Family Files Claim for Damages Against LA County Department of Children and Family Services

Oscar Ventura believes someone should have protected his young son from an abuser.

After his marriage ended, Ventura and his former wife had joint custody of Damien. A new boyfriend moved in with her. 

Last July, when Damien was just days from his third birthday, his mother had him taken to a hospital. He was in a coma and never recovered.

Months later, the mother's boyfriend, Josafat Bonifacio, was charged with Damien's murder, and now the boy's father has filed a legal claim, alleging county social workers failed to do their job.

Ventura said he suspected child abuse six months before his son's death, when the boy was brought to him with marks on his face and a bruise around his eye. 

"That's what got me to take him to a doctor," he said.

The father asked his son what happened, and recorded his response: "Joe slap me."

Damien recovered from that injury, but the hospital suspected child abuse and notified the Los Angeles County Department of Children and Family Services (DCFS).

Ventura played the recording of Damien for the social worker, but said she told him she though he had coached and influenced Damien's statement.

"She basically didn't believe me," Ventura said.

His attorney Brian Claypool said the social worker in this case ignored multiple reports of child abuse, from a baby sitter, a day care provider, and the mother of Damien's mother, in whose house she and Bonifacio were staying with Damien.

Records obtained by NBC4's I-Team last summer indicate police twice went to the house for abuse calls a year ago January, the month when the father said he recorded Damien talking about the slap.

The grandmother, who asked not to be identified, recalled going to the day care center in February and being told that Damien was agitated and kept repeating, "No Joe."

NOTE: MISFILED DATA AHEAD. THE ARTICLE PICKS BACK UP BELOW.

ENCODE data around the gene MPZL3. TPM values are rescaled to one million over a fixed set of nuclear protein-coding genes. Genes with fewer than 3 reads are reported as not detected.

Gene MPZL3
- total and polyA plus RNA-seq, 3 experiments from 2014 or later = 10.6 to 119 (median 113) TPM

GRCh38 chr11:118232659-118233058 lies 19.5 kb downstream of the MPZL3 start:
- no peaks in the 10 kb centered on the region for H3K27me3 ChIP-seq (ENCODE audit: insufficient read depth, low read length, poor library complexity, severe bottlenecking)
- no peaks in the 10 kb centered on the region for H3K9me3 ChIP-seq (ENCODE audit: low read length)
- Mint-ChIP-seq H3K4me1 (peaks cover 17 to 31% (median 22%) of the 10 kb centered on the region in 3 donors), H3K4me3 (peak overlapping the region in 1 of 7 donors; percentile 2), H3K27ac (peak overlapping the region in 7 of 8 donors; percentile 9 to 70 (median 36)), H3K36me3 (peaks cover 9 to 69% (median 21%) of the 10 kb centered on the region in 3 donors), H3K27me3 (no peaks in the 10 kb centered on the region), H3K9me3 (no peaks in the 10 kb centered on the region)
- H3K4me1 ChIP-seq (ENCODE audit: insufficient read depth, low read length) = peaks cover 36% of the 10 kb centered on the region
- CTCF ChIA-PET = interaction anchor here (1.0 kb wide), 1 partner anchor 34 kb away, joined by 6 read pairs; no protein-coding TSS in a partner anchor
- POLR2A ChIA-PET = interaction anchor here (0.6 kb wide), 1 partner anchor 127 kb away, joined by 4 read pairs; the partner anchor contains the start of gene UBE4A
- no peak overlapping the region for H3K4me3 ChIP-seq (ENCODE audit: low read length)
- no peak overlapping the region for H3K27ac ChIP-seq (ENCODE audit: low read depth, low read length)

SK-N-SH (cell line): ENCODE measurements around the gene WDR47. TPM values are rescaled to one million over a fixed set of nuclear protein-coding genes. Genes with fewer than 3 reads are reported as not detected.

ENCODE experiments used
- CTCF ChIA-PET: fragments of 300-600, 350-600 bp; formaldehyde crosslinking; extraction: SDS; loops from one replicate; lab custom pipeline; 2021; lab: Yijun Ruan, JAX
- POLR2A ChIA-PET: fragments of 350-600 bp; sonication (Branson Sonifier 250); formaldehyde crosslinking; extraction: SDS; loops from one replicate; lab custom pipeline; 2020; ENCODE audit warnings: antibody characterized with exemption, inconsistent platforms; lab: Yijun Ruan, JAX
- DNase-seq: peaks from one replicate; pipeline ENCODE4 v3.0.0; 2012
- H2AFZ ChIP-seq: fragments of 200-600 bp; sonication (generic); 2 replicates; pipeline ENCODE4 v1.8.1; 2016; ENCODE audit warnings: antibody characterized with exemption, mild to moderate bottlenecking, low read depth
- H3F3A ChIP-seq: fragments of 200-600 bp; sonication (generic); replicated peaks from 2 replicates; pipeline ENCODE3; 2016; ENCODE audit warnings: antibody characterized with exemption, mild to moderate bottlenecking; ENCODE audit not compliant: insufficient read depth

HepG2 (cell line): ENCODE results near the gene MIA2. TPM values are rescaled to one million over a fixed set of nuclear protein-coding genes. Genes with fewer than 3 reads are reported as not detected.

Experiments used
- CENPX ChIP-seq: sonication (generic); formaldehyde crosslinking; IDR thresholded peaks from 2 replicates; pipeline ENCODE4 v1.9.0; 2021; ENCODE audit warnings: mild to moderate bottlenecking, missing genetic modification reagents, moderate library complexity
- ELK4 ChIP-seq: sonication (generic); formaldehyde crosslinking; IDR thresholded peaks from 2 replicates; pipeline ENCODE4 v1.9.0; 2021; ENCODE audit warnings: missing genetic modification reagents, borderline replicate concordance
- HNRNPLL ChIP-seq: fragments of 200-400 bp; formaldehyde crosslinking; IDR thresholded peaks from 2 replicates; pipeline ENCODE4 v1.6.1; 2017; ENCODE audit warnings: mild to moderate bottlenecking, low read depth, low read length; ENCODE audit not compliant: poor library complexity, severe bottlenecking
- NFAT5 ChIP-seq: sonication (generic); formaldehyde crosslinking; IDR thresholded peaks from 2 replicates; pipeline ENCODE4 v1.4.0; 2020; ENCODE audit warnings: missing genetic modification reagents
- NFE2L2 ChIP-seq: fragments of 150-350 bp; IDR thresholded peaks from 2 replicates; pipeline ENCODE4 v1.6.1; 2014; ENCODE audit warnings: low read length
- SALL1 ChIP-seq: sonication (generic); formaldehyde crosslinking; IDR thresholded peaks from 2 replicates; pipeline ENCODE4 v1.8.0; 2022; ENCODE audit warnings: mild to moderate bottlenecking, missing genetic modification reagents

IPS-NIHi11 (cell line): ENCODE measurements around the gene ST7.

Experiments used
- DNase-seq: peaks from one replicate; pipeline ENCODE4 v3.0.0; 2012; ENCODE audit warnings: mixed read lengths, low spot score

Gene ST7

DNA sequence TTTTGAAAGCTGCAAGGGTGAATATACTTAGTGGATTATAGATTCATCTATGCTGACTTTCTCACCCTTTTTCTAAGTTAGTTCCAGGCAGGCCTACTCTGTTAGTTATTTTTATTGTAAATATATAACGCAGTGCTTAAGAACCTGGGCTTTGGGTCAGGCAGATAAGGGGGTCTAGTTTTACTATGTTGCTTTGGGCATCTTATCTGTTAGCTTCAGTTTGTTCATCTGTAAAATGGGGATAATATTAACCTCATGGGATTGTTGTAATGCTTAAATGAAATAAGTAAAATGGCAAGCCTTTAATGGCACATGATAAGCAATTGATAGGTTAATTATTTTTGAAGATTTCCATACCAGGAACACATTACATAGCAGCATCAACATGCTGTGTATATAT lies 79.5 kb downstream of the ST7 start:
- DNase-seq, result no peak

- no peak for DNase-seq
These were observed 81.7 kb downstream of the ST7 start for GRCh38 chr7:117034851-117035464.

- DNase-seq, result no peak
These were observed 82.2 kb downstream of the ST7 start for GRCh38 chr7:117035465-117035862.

The grandmother said shen she asked him why, the boy replied, "he hits me." She said she told the case worker Damien would be safer with his father.

Claypool asserts DCFS failed Damien by not bringing in a forensic child psychologist to assess him and determine what was happening.

According to the grandmother, during the afternoon of July 3, Bonifacio was responsible for caring for Damien while his mother was at work.

Later Bonifacio brought Damien to her, saying the boy had fallen asleep, but when she could not awaken him she called 9-1-1, the grandmother said she learned from her. Bonifacio also spoke of Damien slipping in the bathtub, the grandmother said her daughter told her.

The coroner was not immediately able to determine cause of death, and half a year elapsed before the District Attorney brought charges against Bonifacio. He pleaded not guilty and now awaits a preliminary hearing to determine if there is enough evidence for trial.

Claypool said the circumstances of Damien's death raise questions about how much progress the DCFS has made since a Blue-Ribbon Commission recommended changes in the wake of the 2013 death of 8-year-old Gabriel Fernandez, months after abuse reports had been made.

His mother and boyfriend were both convicted of his murder. Since then, DCFS has also faced criticism for not doing more to protect Anthony Avalos, whose mother and boyfriend now face murder charges. 

In a statement Friday, DCFS spoke of its commitment to the challenge of protecting children, but declined to comment on the specifics of Damien's case.

"At any given time, the Department of Children and Family Services has more than 34,000 children in open cases served by approximately 4,500 social workers in the field," said Michelle Vega, a spokeswoman. "These are workers who care deeply about keeping children safe and are devastated by any tragedy that befalls a child that has touched the system.

"DCFS continues to evolve its practices and support its social workers to effectively engage vulnerable children and families. Child welfare is a shared community responsibility. Optimally this includes partners such as medical professionals, mental health professionals, school personnel, neighbors, clergy and others. Our agency will continue to strengthen those partnerships for the benefit of children and families in Los Angeles County."

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